28th May 2023

MEPs agree to ban unpaid EU traineeships

  • 'Traineeships are replacing entry-level jobs,' warned Mark McNulty of the European Youth Forum (Photo: Unsplash)
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Adequate remuneration, social protection and clear learning objectives are the minimum standards that young European trainees should enjoy, MEPs agreed in Strasbourg on Monday (8 May).

The European Parliament's employment committee adopted the report (36 votes in favour, three against and four abstentions) on quality traineeships in the EU, calling on the EU Commission to introduce a binding regulation to put an end to unpaid traineeships and to guarantee decent working conditions, regardless of socio-economic background.

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"It is high time to stop abusing them [young Europeans] as cheap or free labour," said Alicia Homs (S&D), one of the leading MEPs on the file, in a statement after the vote.

The report adopted on Monday also includes good news for students who need such internships to obtain university credits. "With this decision, we would ensure that they have decent working conditions and access to social security for the time (limited to a maximum of six months) that they do these internships," Homs told EUobserver.

So far, only the EU Council recommendation of 2014 has been adopted. That is a framework that sets out 21 quality principles for placements, in order to achieve their aim of improving young people's employability and acting as a bridge to the labour market.

However, the recommendation is not legally binding on member states, which has since led to major differences (and shortcomings) between them.

"Traineeships are replacing entry-level jobs," warned Mark McNulty, board member of the European Youth Forum, following the publication of the latest Eurobarometer.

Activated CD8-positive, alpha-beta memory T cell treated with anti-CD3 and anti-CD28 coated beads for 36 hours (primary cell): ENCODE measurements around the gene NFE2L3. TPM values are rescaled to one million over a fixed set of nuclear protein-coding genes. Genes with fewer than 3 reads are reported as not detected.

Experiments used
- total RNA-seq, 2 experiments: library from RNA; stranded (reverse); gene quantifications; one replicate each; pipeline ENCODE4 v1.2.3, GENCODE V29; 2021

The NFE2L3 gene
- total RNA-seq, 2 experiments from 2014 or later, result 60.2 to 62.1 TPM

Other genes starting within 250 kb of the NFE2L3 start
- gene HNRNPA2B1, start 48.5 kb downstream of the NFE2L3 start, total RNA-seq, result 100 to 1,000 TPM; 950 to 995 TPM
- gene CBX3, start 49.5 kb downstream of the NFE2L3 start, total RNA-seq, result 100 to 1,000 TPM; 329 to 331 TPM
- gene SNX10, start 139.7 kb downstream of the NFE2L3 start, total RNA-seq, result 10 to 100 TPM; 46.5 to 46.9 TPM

"Over half of the people surveyed had to take at least two internships, which means that the threshold for landing a paying job and entering the labour market keeps getting higher".

The Eurobarometer survey, which has not been carried out since 2013, also found that almost one in three young Europeans did not get work experience because of the lack of, or low, remuneration for these traineeships.

"This confirms that unpaid internships are deepening social inequalities between those who have financial means and those who do not," McNulty said.

Only about half of the respondents received some form of financial compensation for their traineeships — although the remuneration is not specified, so it could be as simple as paying for transport each month.

"[Traineeships] must be for everyone, which means they need to be paid in line with the minimum wage so trainees can make ends meet," commented European Trade Union Confederation (ETUC) general secretary Ludovic Voet immediately after the report was adopted.

The European Youth Forum, an advocacy group representing more than 100 youth organisations, estimated earlier this year that the average cost of an unpaid traineeship is over €1,000, which is more than the basic monthly living costs in almost half of the member states.

"There are hardly any traineeship opportunities today that pay enough to cover monthly costs," the board member of the European Youth Forum added.

Remuneration is not the only aspect of European trainees' lives that is lacking. According to the latest Eurobarometer, only 33 percent of young people had full social security cover during these periods, which MEPs are calling for to be recognised as work experience.

The aim? To prevent these traineeships from being extended or prolonged to replace entry-level or full-time jobs. The report also states that these placements must have written agreements with learning and working objectives.

Before negotiations can begin with the council and the commission, the parliament must now approve the committee's position at its June plenary session.

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